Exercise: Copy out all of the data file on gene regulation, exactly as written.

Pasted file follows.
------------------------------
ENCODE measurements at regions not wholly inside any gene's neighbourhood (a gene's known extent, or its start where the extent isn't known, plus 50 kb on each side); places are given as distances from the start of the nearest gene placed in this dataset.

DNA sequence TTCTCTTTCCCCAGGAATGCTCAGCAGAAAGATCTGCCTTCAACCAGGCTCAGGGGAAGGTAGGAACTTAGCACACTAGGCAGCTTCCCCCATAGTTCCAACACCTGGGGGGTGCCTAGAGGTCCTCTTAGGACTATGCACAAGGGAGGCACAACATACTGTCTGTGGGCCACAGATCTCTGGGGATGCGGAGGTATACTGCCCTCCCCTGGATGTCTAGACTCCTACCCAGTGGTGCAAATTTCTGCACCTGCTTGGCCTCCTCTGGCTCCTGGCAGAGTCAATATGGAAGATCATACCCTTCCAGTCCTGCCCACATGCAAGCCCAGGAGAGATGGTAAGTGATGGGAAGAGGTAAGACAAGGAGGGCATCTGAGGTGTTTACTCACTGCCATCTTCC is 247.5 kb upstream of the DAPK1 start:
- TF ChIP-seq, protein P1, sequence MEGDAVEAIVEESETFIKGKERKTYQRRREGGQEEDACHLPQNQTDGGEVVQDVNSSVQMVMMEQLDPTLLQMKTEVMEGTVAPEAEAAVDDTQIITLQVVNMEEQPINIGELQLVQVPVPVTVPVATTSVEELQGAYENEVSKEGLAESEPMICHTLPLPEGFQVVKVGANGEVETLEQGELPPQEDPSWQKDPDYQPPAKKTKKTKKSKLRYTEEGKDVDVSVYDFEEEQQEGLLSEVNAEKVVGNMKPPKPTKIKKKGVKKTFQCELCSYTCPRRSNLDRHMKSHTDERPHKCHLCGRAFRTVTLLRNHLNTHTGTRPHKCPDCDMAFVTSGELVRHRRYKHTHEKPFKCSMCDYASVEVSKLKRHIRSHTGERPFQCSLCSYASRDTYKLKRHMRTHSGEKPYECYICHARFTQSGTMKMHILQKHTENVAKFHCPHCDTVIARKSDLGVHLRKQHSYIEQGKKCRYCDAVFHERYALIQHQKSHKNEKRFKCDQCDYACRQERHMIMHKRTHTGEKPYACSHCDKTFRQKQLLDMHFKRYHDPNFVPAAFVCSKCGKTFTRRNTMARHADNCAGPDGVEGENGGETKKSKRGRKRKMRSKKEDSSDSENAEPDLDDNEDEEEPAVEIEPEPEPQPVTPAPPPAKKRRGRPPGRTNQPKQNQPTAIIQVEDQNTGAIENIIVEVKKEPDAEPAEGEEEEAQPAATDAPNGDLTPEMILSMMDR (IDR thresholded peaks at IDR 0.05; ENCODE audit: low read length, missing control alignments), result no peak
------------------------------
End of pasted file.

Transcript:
ENCODE measurements at regions not wholly inside any gene's neighbourhood (a gene's known extent, or its start where the extent isn't known, plus 50 kb on each side); places are given as distances from the start of the nearest gene placed in this dataset.

DNA sequence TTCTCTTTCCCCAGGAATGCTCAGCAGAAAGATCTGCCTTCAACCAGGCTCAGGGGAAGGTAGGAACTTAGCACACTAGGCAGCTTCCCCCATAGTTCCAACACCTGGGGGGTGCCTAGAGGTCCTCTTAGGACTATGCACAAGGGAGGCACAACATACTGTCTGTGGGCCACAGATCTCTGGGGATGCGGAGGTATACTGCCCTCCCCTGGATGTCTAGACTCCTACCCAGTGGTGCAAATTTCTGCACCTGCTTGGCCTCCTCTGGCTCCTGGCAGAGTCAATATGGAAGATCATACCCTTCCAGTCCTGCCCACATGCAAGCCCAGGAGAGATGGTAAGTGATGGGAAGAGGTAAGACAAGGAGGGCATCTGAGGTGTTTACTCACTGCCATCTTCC is 247.5 kb upstream of the DAPK1 start:
- TF ChIP-seq, protein P1, sequence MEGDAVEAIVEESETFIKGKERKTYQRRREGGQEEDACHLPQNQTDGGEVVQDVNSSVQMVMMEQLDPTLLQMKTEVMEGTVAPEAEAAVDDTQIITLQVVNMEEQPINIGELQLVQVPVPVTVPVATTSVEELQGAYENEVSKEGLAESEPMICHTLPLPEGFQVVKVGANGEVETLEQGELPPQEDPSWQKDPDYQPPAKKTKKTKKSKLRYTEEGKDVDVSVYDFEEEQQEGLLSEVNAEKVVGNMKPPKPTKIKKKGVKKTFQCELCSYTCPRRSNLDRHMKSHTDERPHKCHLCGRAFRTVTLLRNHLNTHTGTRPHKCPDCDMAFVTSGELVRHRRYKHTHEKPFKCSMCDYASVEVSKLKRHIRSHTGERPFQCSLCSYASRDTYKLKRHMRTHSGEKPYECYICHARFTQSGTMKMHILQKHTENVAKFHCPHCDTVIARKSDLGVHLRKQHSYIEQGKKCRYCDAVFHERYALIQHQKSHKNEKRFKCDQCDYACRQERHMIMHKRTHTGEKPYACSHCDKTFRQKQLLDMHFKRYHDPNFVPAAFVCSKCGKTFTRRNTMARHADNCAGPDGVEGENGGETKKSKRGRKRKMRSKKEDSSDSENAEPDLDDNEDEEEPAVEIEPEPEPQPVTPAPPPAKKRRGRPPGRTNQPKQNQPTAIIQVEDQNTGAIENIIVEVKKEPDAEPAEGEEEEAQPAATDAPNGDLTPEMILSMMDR (IDR thresholded peaks at IDR 0.05; ENCODE audit: low read length, missing control alignments), result no peak